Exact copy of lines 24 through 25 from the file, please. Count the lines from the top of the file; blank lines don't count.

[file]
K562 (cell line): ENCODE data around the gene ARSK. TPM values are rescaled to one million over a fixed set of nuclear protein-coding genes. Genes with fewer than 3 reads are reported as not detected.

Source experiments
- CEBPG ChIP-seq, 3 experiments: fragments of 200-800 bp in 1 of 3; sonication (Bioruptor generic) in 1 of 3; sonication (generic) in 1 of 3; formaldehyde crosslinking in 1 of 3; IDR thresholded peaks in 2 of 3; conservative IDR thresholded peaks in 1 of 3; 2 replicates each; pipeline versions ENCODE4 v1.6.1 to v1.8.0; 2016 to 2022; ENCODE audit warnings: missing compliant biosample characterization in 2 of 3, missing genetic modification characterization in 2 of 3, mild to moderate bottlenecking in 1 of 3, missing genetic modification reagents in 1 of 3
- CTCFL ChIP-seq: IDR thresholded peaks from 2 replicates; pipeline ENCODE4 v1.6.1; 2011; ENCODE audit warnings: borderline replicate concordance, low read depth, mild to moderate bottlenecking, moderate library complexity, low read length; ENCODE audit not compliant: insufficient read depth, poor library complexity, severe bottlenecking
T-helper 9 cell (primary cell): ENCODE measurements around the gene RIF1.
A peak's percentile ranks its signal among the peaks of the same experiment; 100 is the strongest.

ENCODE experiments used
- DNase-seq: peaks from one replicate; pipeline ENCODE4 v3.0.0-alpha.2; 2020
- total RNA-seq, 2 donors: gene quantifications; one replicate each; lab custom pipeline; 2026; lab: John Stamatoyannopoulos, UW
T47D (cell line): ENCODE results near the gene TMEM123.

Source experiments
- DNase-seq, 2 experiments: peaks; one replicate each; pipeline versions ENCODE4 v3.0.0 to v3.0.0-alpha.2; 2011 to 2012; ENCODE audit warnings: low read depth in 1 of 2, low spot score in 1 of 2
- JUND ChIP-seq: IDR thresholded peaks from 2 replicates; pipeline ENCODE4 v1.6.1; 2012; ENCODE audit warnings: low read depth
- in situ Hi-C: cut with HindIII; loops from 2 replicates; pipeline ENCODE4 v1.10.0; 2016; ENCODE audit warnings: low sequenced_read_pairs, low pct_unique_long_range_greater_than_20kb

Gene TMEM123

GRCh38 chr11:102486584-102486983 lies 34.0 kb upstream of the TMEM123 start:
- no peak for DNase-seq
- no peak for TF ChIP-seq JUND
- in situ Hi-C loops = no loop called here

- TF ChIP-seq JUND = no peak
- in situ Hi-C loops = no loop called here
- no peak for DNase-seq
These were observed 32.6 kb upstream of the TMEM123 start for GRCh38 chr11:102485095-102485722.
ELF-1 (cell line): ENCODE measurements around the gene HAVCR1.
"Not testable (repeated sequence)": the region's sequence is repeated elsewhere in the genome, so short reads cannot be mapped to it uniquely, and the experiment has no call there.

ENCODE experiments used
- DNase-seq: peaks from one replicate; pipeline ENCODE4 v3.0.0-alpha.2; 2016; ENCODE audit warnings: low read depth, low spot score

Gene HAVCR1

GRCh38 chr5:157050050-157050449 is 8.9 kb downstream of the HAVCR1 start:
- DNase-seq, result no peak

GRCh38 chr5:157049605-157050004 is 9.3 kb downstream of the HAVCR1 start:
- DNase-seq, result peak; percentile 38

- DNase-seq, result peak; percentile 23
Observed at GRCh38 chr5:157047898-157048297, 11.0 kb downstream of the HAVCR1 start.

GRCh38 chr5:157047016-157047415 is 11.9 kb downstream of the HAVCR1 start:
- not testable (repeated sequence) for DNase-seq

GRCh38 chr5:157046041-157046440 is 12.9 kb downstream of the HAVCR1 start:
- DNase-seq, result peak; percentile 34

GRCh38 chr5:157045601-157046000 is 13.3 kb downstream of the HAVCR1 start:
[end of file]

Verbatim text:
ELF-1 (cell line): ENCODE measurements around the gene HAVCR1.
"Not testable (repeated sequence)": the region's sequence is repeated elsewhere in the genome, so short reads cannot be mapped to it uniquely, and the experiment has no call there.